American Studies, Cultural History, and the Critique of Culture

Richard S. Lowry
2009 The Journal of the Gilded Age and Progressive Era  
For several decades historians have expressed reservations about how scholars of American studies have embraced theory and its jargons. The program for a recent American studies convention seems to confirm the field's turn from history and its embrace of the paradigms and practices of cultural studies. The nature of this gap is complicated by comparing scholarly work published since 2000 on the Gilded Age and Progressive Era in the respective flagship journals of each field. Scholars in both
more » ... Scholars in both fields are committed to the study of culture, but they differ in how they understand historical agency and subjectivity. A historical overview of American Studies scholars' engagement with cultural critique, and a critical analysis of how two exemplary books in the field engage with historical change, offers historians a way to understand such work not only as complementary to their own objectives, but necessary for a full understanding of the past and our relation to it. Several years ago, I asked an old friend to join a panel on "Progressive Childhood" for the American Studies Association's annual meeting. He and I had attended graduate school together in American studies but had gone different directions once we left: he towards social and, later, public history, I towards literature and cultural studies. In our associate professorhood, however, we had found our interests converging in rewarding ways around issues of urban reform. The ASA seemed the perfect opportunity to get together. When the panel was accepted, my friend was pleased but added that he was going "to have to let the moths out of my wallet and pony up to join" the ASA. "I dropped my membership," he went on, "a few years ago because I frankly found the AQ [American Quarterly, the association's flagship journal] shifting more and more toward incomprehensible cult crit and less cultural history." While the pun on the presumed abbreviation of "cultural" was more witty than most, my friend's complaint sounded Lowry JGAPE Page 2 of 59 familiar. I had heard similar comments from colleagues in history for decades-about how "trendy," "theory-obsessed," or "jargon-ridden" American studies had become; how scholarship in the field lacked "depth" and "rigor;" how much methodological navelgazing scholars in the field seemed to indulge in. Over the years I had risen to the field's defense, pointing to superb scholarship done by scholars working directly in the field, and suggesting that historians could do with a little more reflexive theorizing about what it is they did. But my friend's comment brought me up short: here was a fellow traveler who had distanced himself from the field he had been trained in. The program for the convention we attended (2005) suggested that he shared his aversion to American studies with other historians. Out of over 1,200 participants on the program, only 133, just over 11 percent, identified themselves as historians. Of those, forty-nine clustered together on only twelve panels, leaving a mere eighty-four scattered among 250 other panels. And even if we grant a high percentage of historians who officially affiliate themselves with American studies programs (people like Elaine Tyler May, Ann Fabian, etc.), it does not change that the conference was overwhelmingly organized around issues of "cult[ural] crit[icism]," cultural studies, and literary studies. American studies, it seemed, was as little interested in historians as historians were in American studies. This tendency toward critique, and presumably away from history, was all the more apparent in a subsequent (2006) issue of American Quarterly. Describing its contents, the editor Marita Sturken writes, "These are all essays that grapple with the issues of our times, the contradictions and tensions of culture, and what those contradictions can tell us about how we look at the past, how the past is entangled with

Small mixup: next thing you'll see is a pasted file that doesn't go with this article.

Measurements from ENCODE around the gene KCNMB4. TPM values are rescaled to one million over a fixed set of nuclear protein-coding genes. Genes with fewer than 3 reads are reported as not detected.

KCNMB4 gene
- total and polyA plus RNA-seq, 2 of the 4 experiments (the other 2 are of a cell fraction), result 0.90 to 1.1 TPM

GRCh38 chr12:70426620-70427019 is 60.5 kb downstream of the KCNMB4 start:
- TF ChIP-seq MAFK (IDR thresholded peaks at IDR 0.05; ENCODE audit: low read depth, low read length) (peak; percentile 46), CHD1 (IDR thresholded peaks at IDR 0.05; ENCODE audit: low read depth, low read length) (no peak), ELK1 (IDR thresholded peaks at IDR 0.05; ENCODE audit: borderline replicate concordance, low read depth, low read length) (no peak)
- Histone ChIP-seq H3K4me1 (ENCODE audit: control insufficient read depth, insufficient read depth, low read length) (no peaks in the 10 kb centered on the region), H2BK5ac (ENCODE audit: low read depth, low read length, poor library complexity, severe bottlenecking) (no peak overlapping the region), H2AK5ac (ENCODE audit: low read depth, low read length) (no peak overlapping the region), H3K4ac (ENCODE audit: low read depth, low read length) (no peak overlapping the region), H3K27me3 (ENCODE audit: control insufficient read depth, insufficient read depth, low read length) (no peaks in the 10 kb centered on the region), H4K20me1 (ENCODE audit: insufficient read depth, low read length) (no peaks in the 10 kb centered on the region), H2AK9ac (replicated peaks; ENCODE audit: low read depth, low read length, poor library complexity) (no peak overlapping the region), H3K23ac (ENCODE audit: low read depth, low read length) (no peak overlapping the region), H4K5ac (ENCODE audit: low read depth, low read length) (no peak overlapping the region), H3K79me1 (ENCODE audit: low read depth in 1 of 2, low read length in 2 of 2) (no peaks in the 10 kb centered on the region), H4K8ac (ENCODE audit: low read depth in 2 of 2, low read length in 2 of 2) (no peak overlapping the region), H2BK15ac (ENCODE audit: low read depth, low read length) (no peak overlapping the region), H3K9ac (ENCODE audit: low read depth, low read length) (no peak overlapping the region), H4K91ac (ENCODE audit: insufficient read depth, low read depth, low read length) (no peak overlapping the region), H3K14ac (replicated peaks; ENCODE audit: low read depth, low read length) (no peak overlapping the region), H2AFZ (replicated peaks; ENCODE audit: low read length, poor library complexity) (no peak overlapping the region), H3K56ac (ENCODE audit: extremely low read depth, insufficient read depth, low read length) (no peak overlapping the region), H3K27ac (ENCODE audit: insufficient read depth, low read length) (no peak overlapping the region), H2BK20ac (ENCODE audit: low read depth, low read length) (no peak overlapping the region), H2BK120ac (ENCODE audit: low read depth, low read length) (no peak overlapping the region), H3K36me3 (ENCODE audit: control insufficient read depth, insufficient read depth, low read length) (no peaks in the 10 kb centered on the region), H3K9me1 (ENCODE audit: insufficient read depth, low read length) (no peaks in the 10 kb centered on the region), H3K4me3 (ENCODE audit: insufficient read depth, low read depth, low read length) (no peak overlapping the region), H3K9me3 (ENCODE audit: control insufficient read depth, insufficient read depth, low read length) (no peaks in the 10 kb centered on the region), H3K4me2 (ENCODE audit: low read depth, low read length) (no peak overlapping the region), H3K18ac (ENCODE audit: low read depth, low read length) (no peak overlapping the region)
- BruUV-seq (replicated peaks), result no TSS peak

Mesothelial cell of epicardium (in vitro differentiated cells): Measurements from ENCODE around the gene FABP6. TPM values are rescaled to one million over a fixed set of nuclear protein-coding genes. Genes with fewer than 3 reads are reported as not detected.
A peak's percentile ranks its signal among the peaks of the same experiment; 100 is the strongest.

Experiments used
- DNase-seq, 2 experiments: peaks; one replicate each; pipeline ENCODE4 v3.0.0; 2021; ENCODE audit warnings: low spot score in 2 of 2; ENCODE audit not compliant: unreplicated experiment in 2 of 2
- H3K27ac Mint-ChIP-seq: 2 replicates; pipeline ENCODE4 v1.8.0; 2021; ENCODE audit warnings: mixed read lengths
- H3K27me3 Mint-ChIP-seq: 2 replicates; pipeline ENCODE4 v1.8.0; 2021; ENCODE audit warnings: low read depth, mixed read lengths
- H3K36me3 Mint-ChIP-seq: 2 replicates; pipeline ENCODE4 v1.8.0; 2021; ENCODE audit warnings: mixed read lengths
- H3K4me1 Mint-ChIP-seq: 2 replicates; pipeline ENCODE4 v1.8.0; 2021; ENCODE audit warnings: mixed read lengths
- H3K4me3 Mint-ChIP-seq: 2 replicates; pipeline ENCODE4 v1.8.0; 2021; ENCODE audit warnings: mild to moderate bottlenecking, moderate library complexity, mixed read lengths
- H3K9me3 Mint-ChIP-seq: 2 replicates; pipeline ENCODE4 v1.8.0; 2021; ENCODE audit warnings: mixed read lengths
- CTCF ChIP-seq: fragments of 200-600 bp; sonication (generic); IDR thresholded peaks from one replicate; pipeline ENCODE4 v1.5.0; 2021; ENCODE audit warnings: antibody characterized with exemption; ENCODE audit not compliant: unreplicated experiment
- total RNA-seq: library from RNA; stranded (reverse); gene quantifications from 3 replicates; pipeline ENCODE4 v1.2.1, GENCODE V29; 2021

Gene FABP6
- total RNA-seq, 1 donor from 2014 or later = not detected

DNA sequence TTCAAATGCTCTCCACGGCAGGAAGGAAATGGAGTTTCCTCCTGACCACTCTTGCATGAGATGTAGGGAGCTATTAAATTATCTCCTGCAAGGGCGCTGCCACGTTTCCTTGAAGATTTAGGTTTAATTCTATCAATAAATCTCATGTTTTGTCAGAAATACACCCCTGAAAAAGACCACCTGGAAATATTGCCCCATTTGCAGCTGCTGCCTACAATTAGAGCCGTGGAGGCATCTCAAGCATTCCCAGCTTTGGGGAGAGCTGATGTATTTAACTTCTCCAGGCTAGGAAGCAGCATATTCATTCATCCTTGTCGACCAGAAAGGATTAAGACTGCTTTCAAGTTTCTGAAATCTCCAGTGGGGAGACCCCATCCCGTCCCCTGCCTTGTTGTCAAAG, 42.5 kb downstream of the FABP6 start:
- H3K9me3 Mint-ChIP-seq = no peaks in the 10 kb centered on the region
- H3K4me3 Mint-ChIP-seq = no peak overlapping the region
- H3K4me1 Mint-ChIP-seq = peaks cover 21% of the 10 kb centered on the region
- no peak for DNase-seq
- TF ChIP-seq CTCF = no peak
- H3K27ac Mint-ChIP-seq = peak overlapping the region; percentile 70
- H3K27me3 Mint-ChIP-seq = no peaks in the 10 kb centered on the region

doi:10.1017/s1537781400001298 fatcat:6zdvd4l75re6bedjq5vcevmxxm